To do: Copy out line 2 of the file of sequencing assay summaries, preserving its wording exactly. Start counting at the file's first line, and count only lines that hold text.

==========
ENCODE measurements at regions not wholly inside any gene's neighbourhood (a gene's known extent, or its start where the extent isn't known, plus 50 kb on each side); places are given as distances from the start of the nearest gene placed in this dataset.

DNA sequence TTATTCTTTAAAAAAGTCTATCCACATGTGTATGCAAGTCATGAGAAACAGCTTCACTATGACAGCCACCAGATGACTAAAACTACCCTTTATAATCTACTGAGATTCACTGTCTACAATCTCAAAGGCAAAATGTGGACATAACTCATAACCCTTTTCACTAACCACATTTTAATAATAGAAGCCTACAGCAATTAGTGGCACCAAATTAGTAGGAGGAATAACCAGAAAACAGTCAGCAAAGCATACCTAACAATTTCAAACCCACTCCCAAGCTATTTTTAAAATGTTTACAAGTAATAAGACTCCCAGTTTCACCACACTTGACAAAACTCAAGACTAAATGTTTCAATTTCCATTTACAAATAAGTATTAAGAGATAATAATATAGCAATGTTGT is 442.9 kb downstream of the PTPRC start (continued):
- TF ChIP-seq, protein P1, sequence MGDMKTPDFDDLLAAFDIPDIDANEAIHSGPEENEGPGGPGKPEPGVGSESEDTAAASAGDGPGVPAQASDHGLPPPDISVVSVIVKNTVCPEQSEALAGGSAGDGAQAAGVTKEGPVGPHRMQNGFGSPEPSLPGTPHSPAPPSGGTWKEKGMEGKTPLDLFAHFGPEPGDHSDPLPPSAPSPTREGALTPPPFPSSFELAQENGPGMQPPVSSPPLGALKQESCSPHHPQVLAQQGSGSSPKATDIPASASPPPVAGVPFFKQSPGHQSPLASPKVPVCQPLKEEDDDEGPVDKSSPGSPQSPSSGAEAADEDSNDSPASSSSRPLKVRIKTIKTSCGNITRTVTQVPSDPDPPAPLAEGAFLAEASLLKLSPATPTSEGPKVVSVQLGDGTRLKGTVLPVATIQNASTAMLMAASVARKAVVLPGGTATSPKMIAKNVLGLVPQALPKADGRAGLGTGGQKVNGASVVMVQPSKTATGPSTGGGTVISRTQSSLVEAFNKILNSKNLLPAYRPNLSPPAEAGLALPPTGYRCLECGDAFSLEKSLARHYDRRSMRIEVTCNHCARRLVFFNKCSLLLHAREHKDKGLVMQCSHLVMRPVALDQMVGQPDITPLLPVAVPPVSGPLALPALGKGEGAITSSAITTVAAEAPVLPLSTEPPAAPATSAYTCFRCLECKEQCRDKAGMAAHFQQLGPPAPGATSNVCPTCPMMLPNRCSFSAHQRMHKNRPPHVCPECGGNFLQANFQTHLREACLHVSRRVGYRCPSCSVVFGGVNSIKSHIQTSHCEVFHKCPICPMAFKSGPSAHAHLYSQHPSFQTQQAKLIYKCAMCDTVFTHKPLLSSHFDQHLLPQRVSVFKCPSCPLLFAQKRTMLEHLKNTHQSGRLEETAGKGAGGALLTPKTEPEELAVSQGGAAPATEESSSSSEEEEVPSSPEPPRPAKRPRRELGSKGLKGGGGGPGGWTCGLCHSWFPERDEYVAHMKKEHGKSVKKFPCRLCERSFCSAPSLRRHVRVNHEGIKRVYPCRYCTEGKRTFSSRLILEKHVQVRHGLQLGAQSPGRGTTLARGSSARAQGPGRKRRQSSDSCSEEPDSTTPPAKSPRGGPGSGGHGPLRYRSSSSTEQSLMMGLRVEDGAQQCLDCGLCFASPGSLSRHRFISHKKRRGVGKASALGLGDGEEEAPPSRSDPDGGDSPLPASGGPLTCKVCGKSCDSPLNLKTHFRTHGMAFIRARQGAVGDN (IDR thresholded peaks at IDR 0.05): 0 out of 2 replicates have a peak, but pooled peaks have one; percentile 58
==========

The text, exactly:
DNA sequence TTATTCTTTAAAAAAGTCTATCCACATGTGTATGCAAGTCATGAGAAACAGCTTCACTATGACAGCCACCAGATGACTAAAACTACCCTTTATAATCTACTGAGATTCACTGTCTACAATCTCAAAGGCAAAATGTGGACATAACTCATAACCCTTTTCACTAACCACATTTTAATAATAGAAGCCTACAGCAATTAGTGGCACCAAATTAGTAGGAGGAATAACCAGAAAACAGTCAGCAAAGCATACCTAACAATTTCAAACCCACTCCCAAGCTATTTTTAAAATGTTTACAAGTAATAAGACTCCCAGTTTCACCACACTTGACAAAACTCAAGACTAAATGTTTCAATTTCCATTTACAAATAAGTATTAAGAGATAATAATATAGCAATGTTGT is 442.9 kb downstream of the PTPRC start (continued):